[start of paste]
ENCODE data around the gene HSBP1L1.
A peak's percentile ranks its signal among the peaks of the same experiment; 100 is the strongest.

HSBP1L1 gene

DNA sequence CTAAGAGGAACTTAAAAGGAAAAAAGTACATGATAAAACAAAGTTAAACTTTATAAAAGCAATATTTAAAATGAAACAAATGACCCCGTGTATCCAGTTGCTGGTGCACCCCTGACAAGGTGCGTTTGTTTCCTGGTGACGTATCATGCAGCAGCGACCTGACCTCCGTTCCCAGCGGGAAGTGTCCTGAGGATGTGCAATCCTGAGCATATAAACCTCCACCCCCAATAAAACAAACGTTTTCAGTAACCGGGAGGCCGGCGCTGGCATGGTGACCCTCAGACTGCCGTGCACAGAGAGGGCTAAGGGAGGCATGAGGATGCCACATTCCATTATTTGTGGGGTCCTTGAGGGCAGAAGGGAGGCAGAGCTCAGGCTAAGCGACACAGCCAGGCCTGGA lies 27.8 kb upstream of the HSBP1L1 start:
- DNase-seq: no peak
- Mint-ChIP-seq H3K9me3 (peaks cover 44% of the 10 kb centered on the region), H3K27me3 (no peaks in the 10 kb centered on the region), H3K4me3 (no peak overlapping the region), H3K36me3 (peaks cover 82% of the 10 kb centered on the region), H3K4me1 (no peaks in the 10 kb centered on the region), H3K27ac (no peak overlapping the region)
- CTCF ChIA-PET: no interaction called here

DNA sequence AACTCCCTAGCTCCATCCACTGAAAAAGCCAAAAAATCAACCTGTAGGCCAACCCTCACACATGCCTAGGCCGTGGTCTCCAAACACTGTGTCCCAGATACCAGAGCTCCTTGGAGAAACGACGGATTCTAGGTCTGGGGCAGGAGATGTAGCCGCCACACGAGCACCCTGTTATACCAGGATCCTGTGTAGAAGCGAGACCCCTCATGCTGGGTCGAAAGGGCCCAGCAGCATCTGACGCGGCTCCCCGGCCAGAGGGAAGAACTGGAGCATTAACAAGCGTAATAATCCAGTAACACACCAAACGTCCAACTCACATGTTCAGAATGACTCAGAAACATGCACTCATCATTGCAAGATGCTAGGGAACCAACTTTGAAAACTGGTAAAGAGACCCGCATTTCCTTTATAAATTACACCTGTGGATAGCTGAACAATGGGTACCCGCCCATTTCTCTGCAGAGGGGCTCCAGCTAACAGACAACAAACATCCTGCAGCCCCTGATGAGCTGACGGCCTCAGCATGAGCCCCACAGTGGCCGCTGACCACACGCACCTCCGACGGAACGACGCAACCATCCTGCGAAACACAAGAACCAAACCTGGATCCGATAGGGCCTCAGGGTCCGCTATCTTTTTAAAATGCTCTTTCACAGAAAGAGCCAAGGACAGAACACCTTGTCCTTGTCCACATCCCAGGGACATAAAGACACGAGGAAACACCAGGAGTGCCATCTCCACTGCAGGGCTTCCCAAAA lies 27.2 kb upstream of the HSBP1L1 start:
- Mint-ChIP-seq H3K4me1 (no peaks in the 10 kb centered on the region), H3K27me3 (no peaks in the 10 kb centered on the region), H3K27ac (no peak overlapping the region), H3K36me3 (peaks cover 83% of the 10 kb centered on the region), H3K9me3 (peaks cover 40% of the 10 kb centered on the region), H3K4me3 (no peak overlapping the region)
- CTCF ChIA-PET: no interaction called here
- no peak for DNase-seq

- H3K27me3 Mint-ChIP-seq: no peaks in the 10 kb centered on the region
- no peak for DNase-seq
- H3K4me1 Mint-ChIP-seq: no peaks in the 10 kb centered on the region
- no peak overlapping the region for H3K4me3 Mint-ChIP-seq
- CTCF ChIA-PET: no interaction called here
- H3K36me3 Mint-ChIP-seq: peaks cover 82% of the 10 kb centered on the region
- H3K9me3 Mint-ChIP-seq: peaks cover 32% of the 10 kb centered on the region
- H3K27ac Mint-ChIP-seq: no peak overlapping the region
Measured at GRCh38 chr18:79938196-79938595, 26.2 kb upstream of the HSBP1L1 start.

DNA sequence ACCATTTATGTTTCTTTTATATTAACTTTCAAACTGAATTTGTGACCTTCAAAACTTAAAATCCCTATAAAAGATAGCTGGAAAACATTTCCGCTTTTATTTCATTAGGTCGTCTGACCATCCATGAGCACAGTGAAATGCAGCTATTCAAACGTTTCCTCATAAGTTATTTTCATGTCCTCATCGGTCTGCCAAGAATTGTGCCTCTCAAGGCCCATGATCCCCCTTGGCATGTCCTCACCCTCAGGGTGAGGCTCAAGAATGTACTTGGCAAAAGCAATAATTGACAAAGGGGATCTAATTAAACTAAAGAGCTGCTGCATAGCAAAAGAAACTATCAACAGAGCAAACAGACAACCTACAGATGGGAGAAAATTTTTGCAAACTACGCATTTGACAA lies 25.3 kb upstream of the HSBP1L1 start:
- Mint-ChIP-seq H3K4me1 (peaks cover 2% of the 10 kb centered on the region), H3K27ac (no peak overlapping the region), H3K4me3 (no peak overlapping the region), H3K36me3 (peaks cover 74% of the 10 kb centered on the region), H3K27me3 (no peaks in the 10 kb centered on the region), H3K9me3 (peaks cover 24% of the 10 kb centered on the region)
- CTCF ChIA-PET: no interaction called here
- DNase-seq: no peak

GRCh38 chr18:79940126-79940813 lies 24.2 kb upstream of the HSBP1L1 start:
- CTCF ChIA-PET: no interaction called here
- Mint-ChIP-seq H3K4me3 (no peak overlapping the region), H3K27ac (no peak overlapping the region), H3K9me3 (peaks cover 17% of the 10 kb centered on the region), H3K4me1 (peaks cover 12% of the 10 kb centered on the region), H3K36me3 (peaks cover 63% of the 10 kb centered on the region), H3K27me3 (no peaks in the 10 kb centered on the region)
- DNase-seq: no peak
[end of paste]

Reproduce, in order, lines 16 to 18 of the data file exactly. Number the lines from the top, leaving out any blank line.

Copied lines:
- CTCF ChIA-PET: no interaction called here
- H3K36me3 Mint-ChIP-seq: peaks cover 82% of the 10 kb centered on the region
- H3K9me3 Mint-ChIP-seq: peaks cover 32% of the 10 kb centered on the region